12 Words With Very Different Meanings in the U.S. and the UK

Are they sneakers ... or are they trainers?
Are they sneakers ... or are they trainers?
Photo by CJ Dayrit on Unsplash

Dressed in a warm jumper and his most homely trainers, Fred tossed some biscuits and rubbers for the children into his trolley.

Which side of the pond did you grow up on? How you interpreted the above sentence revealed the answer (unless you’re from Canada, where the words sometimes have both meanings, leading to double the misunderstandings).

According to the internet, it was George Bernard Shaw who said, “The United States and Great Britain are two countries separated by a common language.” English connects—and all too often divides—the U.S. and the UK. Here are 12 common culprits that cause confusion.

1. Homely

Describe an American as homely, and you may get a punch in the nose for calling them unattractive. In the UK, however, homely has the same positive associations as homey: plain but pleasant, evocative of home.

2. Rubber

A rubber in the UK is an eraser, commonly used to eliminate unwanted writing. A rubber in the U.S. is a condom, commonly used to avoid unwanted pregnancies.

3. Pants

It’s fine for a man to wander outside in America wearing nothing but pants. In Britain? Not so much. In the U.S., pants go on top of underpants or underwear, which are called pants in the UK. Brits wear trousers over pants.

4. Jumper

If you’re an American who read the British version of the Harry Potter series, you probably wondered why all the boys so often wore jumpers. In the UK, a jumper is a sweater, not a sleeveless dress that goes over a blouse (that’s a pinafore).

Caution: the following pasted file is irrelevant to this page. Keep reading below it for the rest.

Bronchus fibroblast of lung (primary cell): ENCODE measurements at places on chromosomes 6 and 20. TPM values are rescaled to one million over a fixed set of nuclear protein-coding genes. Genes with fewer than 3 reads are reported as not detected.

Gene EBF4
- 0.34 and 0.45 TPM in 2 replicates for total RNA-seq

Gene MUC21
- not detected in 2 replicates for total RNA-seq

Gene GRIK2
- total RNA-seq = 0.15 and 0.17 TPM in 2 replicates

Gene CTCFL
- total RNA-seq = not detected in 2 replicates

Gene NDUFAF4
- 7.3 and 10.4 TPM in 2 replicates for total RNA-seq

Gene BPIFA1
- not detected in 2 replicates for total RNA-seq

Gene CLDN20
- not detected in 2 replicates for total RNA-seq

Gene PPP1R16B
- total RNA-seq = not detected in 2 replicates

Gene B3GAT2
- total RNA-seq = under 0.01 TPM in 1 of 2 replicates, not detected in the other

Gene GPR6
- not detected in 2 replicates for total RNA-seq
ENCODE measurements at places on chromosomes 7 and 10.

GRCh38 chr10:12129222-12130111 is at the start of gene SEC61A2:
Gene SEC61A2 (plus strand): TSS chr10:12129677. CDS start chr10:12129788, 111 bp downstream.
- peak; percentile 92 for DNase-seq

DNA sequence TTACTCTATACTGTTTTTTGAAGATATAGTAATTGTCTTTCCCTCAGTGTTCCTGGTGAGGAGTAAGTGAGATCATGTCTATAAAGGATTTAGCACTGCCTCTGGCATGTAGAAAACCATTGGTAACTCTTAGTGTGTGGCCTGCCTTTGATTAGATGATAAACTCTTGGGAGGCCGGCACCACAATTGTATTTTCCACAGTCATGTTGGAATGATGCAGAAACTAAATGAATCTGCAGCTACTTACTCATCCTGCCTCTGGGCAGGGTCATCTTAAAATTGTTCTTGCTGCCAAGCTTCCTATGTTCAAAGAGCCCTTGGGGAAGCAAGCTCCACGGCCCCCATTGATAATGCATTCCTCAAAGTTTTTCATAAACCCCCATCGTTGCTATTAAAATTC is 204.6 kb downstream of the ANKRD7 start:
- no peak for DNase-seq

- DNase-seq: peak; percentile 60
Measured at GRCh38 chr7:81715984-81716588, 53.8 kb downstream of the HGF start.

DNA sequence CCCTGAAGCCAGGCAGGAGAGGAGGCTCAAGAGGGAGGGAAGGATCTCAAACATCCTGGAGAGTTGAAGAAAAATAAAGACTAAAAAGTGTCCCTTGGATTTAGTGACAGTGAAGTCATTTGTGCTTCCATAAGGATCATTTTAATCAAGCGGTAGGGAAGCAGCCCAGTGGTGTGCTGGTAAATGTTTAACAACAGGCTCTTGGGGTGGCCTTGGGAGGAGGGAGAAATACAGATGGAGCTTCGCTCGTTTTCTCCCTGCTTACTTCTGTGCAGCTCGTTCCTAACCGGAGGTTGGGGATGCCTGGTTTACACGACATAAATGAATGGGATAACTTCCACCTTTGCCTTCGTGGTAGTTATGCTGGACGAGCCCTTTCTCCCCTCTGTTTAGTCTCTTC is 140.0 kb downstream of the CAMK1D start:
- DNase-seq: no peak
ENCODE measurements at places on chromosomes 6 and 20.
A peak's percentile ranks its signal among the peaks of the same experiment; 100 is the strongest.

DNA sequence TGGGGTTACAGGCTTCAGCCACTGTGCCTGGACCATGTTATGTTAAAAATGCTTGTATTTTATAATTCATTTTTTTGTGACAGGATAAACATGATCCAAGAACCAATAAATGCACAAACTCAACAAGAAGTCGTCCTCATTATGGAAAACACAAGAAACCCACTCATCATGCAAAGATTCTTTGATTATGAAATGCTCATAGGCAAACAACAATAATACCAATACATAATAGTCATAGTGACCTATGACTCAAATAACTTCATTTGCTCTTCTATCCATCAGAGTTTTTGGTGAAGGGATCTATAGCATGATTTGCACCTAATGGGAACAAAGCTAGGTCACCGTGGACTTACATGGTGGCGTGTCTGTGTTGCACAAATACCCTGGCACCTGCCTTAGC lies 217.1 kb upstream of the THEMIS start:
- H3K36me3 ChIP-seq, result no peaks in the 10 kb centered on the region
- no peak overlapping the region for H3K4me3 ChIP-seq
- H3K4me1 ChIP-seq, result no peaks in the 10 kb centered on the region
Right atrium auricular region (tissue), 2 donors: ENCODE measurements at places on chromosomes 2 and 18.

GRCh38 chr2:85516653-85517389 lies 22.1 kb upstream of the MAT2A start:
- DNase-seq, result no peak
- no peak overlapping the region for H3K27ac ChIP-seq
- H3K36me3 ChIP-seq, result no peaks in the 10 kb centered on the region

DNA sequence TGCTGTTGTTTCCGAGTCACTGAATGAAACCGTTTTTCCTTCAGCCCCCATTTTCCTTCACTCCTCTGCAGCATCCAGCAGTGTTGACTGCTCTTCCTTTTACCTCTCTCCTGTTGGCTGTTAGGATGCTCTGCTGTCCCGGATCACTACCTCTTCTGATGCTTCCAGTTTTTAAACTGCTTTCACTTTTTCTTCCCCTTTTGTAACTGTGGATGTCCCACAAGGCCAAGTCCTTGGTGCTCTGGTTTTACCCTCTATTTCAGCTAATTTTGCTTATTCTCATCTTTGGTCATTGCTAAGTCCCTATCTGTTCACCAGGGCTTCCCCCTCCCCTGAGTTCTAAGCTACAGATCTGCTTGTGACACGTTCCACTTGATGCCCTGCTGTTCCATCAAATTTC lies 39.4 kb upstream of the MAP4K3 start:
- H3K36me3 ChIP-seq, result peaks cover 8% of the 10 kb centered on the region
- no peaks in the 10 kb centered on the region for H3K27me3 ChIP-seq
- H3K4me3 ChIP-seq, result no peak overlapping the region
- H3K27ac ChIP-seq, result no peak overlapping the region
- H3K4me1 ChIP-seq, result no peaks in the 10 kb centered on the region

5. Braces

In the UK, braces hold up trousers. In the U.S., suspenders hold up pants. Making it even more unclear, suspenders in Britain hold up stockings or socks. In both places, braces also go on teeth—far more often in the U.S. than the UK, some would observe snarkily.

6. Trainers

In the UK, you wear a pair of overpriced trainers on your feet when working out with your overpriced personal trainer. In the U.S., however, you wear overpriced sneakers during those overpriced workout sessions.

7. Trolley

In the U.S., a trolley is a electric vehicle that runs along metal tracks in the road, which is called a tram in the UK. In the UK, groceries go in a trolley, which is the U.S. equivalent of a shopping cart. To add even more confusion, Canadians throw yet another word into the mix: buggy, for shopping cart or trolley (but not the U.S. kind of trolley).

8. Plaster

In Britain, a plaster goes over a child’s skinned knee or other boo-boo, while in the United States that’s called a bandage (or the trademarked Band-Aid). Also in the UK, a broken arm goes in plaster, while in the U.S. a broken arm goes in a cast. In both countries, plaster is used to cover holes in walls.

9. Biscuit

Children in the UK are excited to get biscuits, because the sweet baked goods are cookies. Children in the U.S. are slightly less enthusiastic about biscuits, which are bread-like baked goods served at teatime with grandma.

10. Table

To table a topic in the UK is to suggest it for discussion, but to table a topic in the U.S. means to delay the discussion until later. So, pretty much the exact opposite.

11. Flannel

An American in flannel may be a lumberjack or a hipster wearing the soft, warm fabric. But to a British person, a flannel is a washcloth and not something to wear while chopping down trees or sipping single-source fair-trade coffee.

12. Nonplussed

In both the UK and the U.S., the traditional definition of nonplussed is surprised, confused or perplexed. But in the U.S., the word has so often been mistakenly used to mean unfazed, unbothered, or unimpressed that its meaning has now shifted—and effectively rendered the word useless.